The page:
UPDATED: This week's rain, rain, and more rain with a side of flooding potential 4/28

The latest on the storm system affecting our area for several days this week.

UPDATE: The Storm Prediction Center has updated it's severe risk outline. As stated below we were looking at some storms on Wednesday, while a couple could become wsevere we are not looking at an outbreak of severe weather. Here is the latest for today (Tuesday) and Wednesday. 

For today we are on the outer edge of the "Slight" risk threat.

Think of it more as a possible risk.

Although seeing any severe storms today is fairly unlikely.

There will be some severe weather to our south, and as those storms start to decay and move northward, can can catch some of that heavy rainfall and gusty winds.

The real chance comes Wednesday as a warm front slides just north of the area. Being in the warm sector, and with higher dew points, that can lead to greater instability. The main threat is going to be some thunderstorms with heavy rainfall- and it's not impossible for a couple of those to become severe. As far as a tornado threat, while it's extremely low, I wouldn't call it a zero threat.

The greater threat would lie east of our area, but sometimes with a large storm system you can get these circulations that can spin up. Again, a very low chance but not zero. Our greatest risk is still FLOODING by far. That risk is going to be highly enhanced tonight and Wednesday. Previous blog post below:

The rain has continues! This is all ahead of a STRONG storm system, coupled with an intense upper level jet creating a tornado outbreak.

This is a look at the system as of Monday night.

Some of these tornado reports are duplicates, as sometimes a single tornado is reported multiple times.

Also sometimes the number grows as ground survey crews head out and survey the damage.

This takes time, so final numbers won't be ready for a few days.

In fact in between the time I updated the graphic, and am writing this section, the reported tornadoes has increased to 40 for Monday, and I'm also listening to live coverage in Alabama and tornado warnings are increasing by the minute, with more and more "confirmed on the ground." (Update: By Tuesday morning, there were 85 reports of tornadoes on Monday)

For us, we are not in any sort of risk outline that is put out by the Storm Prediction Center. Why? The storm system will weaken and slow down by the time it closes in on our area, and the upper level energy will weaken as well.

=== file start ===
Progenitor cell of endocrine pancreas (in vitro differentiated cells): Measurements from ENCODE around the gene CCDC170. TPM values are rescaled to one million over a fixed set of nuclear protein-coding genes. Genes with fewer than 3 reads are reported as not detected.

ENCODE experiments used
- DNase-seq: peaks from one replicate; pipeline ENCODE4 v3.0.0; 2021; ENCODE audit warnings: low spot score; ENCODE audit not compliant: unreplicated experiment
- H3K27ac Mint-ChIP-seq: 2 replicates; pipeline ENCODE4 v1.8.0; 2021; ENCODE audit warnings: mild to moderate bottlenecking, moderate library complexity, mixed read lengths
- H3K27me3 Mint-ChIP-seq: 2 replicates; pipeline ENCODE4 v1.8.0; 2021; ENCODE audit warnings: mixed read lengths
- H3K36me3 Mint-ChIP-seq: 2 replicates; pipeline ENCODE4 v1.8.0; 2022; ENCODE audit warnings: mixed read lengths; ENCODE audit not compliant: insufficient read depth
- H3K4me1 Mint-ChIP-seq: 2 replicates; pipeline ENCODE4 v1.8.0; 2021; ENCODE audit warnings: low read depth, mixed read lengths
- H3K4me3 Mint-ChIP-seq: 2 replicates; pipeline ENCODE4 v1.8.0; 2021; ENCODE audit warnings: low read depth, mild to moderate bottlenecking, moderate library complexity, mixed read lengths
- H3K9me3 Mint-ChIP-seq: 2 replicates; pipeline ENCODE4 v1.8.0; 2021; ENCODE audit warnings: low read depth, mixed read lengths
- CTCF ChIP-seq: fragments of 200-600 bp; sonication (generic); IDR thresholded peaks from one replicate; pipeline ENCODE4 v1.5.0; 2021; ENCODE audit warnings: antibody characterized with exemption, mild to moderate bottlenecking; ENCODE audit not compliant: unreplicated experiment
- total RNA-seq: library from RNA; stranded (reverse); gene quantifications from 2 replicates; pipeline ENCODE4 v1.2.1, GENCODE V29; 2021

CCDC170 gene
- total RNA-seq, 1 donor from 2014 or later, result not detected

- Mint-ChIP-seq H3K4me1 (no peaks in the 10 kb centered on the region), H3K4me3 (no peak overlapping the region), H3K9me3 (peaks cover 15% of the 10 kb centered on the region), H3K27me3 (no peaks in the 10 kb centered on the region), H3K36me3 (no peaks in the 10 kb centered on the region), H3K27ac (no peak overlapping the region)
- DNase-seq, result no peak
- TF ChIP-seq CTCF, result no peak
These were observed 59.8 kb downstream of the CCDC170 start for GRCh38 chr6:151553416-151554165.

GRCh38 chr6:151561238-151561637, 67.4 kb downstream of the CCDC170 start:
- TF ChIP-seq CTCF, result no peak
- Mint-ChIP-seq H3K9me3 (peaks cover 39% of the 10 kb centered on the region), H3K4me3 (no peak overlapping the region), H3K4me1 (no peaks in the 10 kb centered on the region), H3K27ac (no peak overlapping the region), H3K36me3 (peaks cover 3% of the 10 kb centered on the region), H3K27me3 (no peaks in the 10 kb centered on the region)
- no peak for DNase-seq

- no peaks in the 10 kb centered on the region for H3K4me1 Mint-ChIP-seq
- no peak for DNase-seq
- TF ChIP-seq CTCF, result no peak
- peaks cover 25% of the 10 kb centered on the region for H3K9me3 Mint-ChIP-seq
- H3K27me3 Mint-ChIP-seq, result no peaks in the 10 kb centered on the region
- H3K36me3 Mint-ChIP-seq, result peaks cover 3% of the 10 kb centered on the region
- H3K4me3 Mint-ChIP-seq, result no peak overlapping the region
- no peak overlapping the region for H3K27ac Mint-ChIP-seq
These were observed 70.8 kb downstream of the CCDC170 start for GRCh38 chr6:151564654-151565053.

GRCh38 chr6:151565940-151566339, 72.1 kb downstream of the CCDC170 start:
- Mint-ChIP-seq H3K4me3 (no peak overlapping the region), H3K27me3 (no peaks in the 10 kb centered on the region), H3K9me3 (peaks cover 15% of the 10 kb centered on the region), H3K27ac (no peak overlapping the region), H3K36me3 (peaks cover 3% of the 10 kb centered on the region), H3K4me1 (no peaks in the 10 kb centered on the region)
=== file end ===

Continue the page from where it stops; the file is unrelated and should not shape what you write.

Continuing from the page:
Now we are looking at some thunderstorm possible on Wednesday, and we could see some strong/gusty winds. Is it impossible to see a severe storm? No, but are not looking at a large severe threat. Our severe threat is FLOODING.

The entire area will be under a flash flood watch as of Tuesday evening, and this will continue through all day Wednesday.

A watch means that conditions are favorable for whatever the threat is- this threat being flash flooding.

We are looking at heavy rain, and possibly the heaviest rain Tuesday night, and overnight.

Remember, do not drive over water that is covering or partially covering the road.

Especially at night, you don't know how deep that water is.

I bet you're thinking, "Oh I can make it".

Well, it only takes 6" of water for you to lose control of your vehicle, this is how we end up with water rescues. For other reference it takes the same amount of rushing water to sweep you away if you were walking through flood waters, only 6"!

These are extremely dangerous situations and when the water is flowing fast, it doesn't have to be very deep to sweep you or your vehicle away.

Please, do not attempt to drive over water.


So by Thursday, again we are looking at 2"-4" of rain throughout the area with some locally higher amounts possible.

This is some substantial rain, with Tuesday and Wednesday being the rainiest of the week- but the heaviest rain looks to hold off until Tuesday evening at the earliest.

This system will slowly rotate out of the area Thursday night and temperatures will cool behind it.

Stay safe everyone, and don't drive over water covered roads.  

Follow Meteorologist Aubrey Urbanowicz WHSV on Facebook and Twitter.

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